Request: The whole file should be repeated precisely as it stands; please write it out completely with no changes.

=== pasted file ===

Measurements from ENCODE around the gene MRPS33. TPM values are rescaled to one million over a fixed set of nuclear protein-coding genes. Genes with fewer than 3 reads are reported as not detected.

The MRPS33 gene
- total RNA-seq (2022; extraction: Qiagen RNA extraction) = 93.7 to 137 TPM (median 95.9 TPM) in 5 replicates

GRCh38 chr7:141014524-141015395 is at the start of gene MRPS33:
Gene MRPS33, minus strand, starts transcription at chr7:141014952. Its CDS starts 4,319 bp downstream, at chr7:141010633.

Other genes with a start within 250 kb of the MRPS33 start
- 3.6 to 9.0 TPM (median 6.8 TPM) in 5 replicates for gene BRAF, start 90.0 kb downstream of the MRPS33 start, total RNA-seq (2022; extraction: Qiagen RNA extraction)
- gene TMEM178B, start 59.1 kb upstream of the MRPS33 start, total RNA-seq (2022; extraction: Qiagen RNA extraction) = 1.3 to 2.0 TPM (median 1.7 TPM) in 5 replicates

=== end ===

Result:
Measurements from ENCODE around the gene MRPS33. TPM values are rescaled to one million over a fixed set of nuclear protein-coding genes. Genes with fewer than 3 reads are reported as not detected.

The MRPS33 gene
- total RNA-seq (2022; extraction: Qiagen RNA extraction) = 93.7 to 137 TPM (median 95.9 TPM) in 5 replicates

GRCh38 chr7:141014524-141015395 is at the start of gene MRPS33:
Gene MRPS33, minus strand, starts transcription at chr7:141014952. Its CDS starts 4,319 bp downstream, at chr7:141010633.

Other genes with a start within 250 kb of the MRPS33 start
- 3.6 to 9.0 TPM (median 6.8 TPM) in 5 replicates for gene BRAF, start 90.0 kb downstream of the MRPS33 start, total RNA-seq (2022; extraction: Qiagen RNA extraction)
- gene TMEM178B, start 59.1 kb upstream of the MRPS33 start, total RNA-seq (2022; extraction: Qiagen RNA extraction) = 1.3 to 2.0 TPM (median 1.7 TPM) in 5 replicates